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Offscreen sound in the opening scene of Hitchcock’s the trouble with harry: the devil is in the detail

There are directors who know the techniques of filmmaking inside out and use them to make well-crafted films that do moderately well at the box office, and there are directors who understand the craft of filmmaking deeply and apply it inventively to create true masterpieces that withstand the test of time. Alfred Hitchcock was one such director, and one key factor that contributed to his success was his incredible attention to detail. The opening scene of The Trouble With Harry (1955), Hitchcock’s only dark comedy, serves as clear evidence of that.

 

 

Here, Hitchcock uses a very simple device to set the story in motion and to create mystery: three simple gunshots heard offscreen followed by remarks that suggest foul play. Not a big deal. But what is impressive about the way he’s arranged image and sound in this scene is that, as well as initiating the story, he achieves a number of other things simultaneously: he introduces the main comedic devices, establishes the thematic elements, and sets the tone of the film – all in one simple stroke.

One source of comedy in The Trouble With Harry is improbable coincidence. Through a number of coincidences, several characters in the story come to believe that they killed Harry accidentally. Through a number of coincidences, too, some of these characters turn out to have what in the eyes of the law might look like a motive for wanting the man dead.

Hitchcock introduces this comedic device in the opening scene by showing a little boy at play in an idyllic landscape, ‘his trusty space gun a deadly weapon to defend himself against the dangers of the unknown’, as the voice-over in the film’s trailer puts it. And then, by some bizarrely improbable coincidence, real gunshots are fired somewhere offscreen that suggest a murder.

The boy’s reaction to the gunshots sets the tone of the film and introduces the second source of humour by mirroring the general attitude the main characters will have towards the situation they face. Instead of panicking, the boy just goes along with the gunshots and makes them part of his pretend play. All excited that there’s actually some real danger out there, he ducks, hides behind a tree, and inspects the scene, ready to deploy his weapon if anyone dears attack him. The residents of the town will be equally nonchalant about the corpse.

With such selection and combination of auditory and visual details, Hitchcock also introduces the main thematic elements. The film explores the subject of ethics and morality by pitting the naive moral relativism of the townspeople against the utilitarian, one-size-fits-all, juridical system of the city, where a person tends to be considered to have done right if the outcome is good, or wrong if the outcome is bad, regardless of whether the action was intentional or unintentional.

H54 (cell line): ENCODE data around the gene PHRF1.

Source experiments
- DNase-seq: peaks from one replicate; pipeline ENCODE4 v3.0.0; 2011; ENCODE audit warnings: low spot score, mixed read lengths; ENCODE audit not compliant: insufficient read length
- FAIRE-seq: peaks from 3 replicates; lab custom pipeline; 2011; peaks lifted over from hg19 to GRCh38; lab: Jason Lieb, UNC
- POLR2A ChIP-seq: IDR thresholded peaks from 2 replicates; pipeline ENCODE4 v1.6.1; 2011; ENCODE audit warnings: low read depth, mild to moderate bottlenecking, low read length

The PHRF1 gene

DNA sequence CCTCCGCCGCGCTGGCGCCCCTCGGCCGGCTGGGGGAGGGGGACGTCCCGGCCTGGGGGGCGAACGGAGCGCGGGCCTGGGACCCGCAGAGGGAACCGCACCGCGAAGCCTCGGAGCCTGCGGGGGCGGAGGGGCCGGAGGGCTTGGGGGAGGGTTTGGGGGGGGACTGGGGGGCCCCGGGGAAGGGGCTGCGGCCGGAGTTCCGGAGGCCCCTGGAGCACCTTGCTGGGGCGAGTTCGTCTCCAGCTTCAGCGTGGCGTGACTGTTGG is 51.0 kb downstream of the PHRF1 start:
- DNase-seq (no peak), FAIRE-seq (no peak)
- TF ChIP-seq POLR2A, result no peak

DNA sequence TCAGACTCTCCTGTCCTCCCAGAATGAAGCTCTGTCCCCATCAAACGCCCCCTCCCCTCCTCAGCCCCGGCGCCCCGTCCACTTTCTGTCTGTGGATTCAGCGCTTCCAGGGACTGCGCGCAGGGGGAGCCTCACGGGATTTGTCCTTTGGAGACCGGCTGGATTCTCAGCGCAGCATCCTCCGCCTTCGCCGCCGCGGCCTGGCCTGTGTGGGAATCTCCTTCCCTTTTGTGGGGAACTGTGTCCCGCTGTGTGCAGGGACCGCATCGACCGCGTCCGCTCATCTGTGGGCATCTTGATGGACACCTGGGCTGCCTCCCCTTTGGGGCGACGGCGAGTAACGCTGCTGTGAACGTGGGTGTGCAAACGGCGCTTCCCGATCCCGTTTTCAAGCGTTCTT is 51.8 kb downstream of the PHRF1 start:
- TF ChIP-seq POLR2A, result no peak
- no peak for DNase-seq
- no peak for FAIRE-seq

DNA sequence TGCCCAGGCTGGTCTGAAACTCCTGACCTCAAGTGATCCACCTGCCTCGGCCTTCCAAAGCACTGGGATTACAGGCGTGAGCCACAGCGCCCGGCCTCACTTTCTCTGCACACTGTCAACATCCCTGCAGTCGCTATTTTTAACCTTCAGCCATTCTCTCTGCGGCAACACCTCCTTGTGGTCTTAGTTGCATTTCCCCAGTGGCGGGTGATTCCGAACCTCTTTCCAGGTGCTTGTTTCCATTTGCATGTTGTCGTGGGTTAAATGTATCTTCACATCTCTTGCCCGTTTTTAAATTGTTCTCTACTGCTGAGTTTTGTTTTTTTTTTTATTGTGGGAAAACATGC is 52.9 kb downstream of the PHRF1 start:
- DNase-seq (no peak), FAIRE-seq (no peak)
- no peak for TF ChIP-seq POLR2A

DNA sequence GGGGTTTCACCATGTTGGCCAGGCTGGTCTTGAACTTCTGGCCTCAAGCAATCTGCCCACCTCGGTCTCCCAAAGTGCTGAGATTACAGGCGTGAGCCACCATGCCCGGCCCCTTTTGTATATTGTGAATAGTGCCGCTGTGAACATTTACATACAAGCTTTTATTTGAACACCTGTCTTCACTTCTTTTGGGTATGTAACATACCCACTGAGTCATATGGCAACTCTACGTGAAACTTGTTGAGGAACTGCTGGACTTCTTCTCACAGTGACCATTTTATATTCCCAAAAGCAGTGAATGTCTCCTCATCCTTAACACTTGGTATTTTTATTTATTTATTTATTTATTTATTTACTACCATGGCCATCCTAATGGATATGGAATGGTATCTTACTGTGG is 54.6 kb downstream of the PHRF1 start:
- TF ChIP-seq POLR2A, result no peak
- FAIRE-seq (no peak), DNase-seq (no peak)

In the film, the situation is that one of the town’s inhabitants has killed a man, but since it was an accident, the townspeople don’t see why anyone should go to jail for it. They still go to great lengths to hide the body from the deputy sheriff because they know that, although a local himself, he’s bound by the laws of the city and won’t see things the same way.

Hitchcock introduces these themes by imbuing the elements present in the opening scene with symbolic meaning. The boy stands for the innocent, childlike nature of the townspeople, who’ve been very much tempered by their idyllic surroundings. The gunshots are not a symbol in themselves but act as a link to the dead man, who represents the city. That’s where he comes from and the townspeople often make a reference to it.

What the gunshots do is to bring the two together through juxtaposition, which is how black comedies generate humour – through juxtaposition of contrasting elements that don’t usually go together but that are played out as if they were not incongruous at all. Such arrangement tends to be very satisfactory for audiences. It generates humour, it provides multiple layers of meaning, and it gives them work to do since they have to establish connections and discover the meaning.

This practice of trying to introduce as many as the concepts of the story from the very beginning by cinematic means has been part of Hitchcock’s thinking processes since very early in his career. In his interview with Truffaut, Hitchcock explains how for the opening of The Man Who Knew Too Much (1956), he had wanted to start the picture by showing an ice skater tracing numbers on a skating rink. With this, he wanted to suggest the idea of an espionage code. He ditched it, though, and this is the reason he gives for doing it:

”It simply had no place in the story. But the point I was trying to make is that from the very outset the contrast between the snowy Alps and the congested streets of London was a decisive factor. That visual concept had to be embodied in the film.”

By the time he made The Trouble With Harry, he had perfected this technique and learnt that through careful combination of image and sound he could more effectively embody abstract concepts and create multiple layers of meaning. It’s undoubtedly the kind of thing that makes him remain among the most influential directors of all times.

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